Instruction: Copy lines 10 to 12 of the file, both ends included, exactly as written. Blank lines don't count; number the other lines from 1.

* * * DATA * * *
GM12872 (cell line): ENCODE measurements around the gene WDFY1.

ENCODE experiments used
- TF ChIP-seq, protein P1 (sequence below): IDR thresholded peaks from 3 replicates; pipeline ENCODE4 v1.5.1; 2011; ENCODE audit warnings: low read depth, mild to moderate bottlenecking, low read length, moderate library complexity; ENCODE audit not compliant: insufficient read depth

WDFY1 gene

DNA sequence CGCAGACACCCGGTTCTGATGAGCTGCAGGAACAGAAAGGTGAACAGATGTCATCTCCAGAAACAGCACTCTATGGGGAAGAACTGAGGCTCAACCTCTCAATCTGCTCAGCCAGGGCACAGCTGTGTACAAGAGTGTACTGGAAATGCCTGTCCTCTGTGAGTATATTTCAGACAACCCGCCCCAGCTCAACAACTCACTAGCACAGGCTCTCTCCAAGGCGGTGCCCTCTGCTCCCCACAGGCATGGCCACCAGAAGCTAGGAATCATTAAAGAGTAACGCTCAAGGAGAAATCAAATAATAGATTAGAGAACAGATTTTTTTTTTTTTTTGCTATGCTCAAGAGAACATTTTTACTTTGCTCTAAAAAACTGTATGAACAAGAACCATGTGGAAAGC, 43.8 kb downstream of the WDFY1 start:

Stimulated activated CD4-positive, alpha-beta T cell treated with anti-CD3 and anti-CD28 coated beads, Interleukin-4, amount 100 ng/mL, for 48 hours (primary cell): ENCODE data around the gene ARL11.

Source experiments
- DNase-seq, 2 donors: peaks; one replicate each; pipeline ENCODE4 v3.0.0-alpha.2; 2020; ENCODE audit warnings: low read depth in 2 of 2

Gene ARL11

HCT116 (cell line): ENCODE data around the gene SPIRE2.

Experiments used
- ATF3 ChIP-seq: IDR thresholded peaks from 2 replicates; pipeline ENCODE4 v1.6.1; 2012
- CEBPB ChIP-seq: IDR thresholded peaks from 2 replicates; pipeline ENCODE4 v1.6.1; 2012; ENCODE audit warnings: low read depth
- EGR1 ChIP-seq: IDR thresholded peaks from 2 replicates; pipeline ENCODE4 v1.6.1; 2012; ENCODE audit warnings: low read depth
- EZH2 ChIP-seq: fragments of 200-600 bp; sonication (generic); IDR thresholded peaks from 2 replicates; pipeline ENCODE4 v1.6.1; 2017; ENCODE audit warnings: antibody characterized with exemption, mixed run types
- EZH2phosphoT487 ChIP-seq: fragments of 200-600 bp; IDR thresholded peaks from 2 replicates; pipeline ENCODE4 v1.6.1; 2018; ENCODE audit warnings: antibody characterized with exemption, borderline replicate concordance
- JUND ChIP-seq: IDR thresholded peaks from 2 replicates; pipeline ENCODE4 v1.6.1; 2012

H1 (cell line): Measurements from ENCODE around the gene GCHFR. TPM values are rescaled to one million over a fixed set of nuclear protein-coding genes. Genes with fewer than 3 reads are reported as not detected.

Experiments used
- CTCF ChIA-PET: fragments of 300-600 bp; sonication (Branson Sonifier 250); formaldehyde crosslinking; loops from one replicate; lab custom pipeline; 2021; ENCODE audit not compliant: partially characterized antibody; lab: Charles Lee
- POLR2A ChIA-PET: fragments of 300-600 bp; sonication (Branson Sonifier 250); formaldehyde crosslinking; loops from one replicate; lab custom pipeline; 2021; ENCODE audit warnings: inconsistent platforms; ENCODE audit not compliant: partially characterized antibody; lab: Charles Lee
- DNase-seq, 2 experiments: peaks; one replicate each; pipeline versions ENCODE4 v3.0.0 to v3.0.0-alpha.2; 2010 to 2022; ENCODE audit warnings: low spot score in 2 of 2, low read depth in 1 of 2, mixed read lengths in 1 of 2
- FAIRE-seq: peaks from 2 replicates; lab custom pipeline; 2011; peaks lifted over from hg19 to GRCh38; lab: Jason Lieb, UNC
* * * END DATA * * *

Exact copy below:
HCT116 (cell line): ENCODE data around the gene SPIRE2.

Experiments used
- ATF3 ChIP-seq: IDR thresholded peaks from 2 replicates; pipeline ENCODE4 v1.6.1; 2012